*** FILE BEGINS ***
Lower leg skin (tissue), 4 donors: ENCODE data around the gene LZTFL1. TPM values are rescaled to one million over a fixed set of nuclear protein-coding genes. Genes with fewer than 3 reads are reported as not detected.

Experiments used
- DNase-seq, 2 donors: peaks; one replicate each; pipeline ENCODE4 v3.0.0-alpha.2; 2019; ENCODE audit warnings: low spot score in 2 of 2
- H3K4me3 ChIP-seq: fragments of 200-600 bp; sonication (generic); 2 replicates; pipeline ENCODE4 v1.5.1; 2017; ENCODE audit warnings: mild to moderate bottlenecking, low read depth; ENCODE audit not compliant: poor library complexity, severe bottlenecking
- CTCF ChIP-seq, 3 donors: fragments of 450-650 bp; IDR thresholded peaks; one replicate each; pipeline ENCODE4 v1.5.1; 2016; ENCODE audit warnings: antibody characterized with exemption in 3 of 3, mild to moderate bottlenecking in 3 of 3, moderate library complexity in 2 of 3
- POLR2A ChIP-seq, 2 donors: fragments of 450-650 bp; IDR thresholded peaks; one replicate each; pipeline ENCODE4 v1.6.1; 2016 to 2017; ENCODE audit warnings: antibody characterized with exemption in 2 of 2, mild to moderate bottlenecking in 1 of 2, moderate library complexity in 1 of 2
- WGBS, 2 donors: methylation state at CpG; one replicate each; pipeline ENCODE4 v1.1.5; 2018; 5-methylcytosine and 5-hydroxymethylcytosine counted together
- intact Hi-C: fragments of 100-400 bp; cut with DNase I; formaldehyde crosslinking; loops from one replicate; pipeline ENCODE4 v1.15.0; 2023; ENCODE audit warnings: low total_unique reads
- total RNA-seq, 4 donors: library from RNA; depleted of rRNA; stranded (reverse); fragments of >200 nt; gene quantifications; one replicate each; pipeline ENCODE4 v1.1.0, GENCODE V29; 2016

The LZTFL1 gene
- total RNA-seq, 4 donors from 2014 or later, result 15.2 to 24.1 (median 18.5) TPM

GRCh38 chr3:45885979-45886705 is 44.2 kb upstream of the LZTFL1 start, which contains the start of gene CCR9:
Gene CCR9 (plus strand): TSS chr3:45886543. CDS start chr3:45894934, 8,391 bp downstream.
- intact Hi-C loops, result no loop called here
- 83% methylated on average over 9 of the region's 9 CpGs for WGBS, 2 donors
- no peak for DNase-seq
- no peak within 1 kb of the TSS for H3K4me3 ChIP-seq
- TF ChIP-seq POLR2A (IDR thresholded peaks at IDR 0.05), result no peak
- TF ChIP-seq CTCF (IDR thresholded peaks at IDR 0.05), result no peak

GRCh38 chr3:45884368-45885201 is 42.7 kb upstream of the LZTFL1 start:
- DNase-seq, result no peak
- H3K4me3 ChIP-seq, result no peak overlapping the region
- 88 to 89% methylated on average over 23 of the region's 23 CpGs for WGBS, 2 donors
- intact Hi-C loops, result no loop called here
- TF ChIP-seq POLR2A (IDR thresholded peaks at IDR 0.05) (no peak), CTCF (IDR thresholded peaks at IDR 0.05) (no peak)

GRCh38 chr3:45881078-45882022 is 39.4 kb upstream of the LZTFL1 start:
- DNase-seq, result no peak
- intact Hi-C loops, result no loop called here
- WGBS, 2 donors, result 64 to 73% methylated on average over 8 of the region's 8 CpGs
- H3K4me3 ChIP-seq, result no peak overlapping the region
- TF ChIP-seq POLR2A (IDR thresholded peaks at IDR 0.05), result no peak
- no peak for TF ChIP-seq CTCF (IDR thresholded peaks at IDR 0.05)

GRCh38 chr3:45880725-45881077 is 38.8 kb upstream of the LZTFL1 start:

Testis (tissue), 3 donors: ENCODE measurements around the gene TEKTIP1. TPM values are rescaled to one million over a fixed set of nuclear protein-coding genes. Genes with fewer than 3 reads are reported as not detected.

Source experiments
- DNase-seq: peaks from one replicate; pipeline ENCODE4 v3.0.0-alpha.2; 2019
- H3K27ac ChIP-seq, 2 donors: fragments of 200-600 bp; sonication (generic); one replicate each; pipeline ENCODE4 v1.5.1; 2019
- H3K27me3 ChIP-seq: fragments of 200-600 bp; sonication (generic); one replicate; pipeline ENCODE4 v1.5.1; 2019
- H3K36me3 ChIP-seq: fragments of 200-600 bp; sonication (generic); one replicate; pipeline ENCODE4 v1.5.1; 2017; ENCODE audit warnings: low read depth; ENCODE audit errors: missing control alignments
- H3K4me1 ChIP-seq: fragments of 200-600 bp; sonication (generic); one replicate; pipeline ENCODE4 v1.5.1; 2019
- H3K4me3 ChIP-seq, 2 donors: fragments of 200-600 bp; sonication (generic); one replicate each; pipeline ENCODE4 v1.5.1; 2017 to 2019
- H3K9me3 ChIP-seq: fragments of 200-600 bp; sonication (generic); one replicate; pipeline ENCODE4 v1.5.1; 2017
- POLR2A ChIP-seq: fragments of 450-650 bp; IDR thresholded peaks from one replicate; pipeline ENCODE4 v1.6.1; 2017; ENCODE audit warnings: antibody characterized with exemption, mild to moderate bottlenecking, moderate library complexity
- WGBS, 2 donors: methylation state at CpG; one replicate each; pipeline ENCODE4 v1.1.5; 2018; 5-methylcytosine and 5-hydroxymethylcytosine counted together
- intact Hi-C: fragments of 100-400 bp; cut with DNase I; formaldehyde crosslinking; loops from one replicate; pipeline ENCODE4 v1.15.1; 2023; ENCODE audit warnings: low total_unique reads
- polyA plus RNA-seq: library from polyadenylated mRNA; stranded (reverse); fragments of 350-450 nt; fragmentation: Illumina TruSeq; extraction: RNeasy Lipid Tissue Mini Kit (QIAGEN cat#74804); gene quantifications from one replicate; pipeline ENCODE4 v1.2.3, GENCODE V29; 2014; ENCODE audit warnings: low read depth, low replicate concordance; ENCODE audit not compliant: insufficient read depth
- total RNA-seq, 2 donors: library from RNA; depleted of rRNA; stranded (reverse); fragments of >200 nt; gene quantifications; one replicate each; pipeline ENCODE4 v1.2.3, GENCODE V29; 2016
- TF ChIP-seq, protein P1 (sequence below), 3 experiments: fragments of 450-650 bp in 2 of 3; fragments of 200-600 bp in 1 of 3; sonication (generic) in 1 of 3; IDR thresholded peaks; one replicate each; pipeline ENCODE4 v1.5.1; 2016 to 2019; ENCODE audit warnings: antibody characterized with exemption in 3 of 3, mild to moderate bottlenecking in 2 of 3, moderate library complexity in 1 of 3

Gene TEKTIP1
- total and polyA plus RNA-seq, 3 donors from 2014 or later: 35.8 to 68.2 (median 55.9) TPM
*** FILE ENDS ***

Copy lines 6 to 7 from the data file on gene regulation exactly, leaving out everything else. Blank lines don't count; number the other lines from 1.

- POLR2A ChIP-seq, 2 donors: fragments of 450-650 bp; IDR thresholded peaks; one replicate each; pipeline ENCODE4 v1.6.1; 2016 to 2017; ENCODE audit warnings: antibody characterized with exemption in 2 of 2, mild to moderate bottlenecking in 1 of 2, moderate library complexity in 1 of 2
- WGBS, 2 donors: methylation state at CpG; one replicate each; pipeline ENCODE4 v1.1.5; 2018; 5-methylcytosine and 5-hydroxymethylcytosine counted together